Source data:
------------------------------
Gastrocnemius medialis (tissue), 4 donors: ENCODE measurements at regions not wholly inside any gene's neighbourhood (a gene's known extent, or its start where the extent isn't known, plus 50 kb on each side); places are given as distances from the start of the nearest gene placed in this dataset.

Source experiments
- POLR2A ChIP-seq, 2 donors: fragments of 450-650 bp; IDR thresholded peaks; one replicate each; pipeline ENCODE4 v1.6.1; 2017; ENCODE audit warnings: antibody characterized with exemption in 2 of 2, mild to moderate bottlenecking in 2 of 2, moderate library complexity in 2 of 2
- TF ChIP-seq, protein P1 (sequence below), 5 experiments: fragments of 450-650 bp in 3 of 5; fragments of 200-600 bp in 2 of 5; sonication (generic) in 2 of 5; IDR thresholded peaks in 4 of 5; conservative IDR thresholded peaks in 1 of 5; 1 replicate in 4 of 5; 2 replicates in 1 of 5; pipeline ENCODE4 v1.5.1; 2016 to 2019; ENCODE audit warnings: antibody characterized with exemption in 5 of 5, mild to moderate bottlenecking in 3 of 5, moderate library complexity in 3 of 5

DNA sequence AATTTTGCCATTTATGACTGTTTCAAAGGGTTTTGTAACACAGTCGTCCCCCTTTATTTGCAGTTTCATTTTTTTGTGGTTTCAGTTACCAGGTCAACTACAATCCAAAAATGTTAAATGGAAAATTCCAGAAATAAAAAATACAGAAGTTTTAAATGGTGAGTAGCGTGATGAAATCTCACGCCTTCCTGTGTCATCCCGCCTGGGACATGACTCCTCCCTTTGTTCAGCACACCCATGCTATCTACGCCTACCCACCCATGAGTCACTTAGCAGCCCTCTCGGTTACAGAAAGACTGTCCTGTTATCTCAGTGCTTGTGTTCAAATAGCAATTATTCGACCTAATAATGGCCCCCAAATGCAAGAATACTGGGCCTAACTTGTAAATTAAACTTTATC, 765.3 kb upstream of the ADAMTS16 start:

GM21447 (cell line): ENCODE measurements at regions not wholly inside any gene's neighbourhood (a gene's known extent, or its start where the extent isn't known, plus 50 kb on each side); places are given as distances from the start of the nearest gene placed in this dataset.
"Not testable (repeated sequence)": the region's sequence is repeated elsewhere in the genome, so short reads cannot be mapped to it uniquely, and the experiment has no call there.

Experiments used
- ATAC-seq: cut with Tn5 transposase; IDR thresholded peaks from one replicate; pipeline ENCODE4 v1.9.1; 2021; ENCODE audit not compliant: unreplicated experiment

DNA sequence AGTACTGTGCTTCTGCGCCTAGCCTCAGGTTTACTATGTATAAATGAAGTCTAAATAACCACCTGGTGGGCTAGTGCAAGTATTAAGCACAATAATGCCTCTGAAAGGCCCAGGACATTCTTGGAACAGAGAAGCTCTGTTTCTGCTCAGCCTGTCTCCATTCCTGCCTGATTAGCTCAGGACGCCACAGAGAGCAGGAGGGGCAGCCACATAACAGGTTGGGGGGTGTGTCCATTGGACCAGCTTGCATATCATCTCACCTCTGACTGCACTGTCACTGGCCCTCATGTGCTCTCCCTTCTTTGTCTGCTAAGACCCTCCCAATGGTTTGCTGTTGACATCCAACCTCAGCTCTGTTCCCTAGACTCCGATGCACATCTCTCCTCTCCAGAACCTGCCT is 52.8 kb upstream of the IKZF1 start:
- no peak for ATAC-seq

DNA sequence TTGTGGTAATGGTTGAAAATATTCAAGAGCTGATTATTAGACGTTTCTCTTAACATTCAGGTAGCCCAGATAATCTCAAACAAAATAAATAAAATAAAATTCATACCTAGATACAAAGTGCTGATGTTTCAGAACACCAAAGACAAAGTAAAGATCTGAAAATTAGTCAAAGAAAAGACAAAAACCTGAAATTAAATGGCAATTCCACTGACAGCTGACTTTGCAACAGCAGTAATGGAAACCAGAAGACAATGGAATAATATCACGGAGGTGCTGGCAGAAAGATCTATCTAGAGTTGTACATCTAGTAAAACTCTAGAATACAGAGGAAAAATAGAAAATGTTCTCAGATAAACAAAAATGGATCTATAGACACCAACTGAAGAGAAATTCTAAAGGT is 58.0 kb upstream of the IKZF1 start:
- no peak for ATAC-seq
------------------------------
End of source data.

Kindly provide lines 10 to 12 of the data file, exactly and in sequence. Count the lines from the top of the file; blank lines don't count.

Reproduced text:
DNA sequence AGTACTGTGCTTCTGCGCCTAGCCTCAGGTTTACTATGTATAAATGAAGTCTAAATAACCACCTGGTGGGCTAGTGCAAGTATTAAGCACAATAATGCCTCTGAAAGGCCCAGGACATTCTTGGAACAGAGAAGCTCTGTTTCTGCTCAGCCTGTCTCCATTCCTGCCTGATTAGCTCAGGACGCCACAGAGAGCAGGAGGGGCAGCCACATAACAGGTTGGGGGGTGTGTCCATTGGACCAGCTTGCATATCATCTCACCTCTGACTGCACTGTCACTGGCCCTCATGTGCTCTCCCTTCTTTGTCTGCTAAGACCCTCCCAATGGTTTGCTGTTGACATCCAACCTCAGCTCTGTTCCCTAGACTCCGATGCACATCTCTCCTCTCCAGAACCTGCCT is 52.8 kb upstream of the IKZF1 start:
- no peak for ATAC-seq

DNA sequence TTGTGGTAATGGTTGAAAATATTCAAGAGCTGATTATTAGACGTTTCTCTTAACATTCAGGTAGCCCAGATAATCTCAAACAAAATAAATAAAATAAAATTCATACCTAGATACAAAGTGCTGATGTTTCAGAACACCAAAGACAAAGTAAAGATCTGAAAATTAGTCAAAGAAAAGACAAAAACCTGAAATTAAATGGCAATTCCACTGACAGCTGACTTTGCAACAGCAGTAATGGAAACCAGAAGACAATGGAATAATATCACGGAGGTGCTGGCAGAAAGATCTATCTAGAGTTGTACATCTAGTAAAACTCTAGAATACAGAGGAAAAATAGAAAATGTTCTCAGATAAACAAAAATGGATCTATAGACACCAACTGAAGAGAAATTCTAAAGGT is 58.0 kb upstream of the IKZF1 start: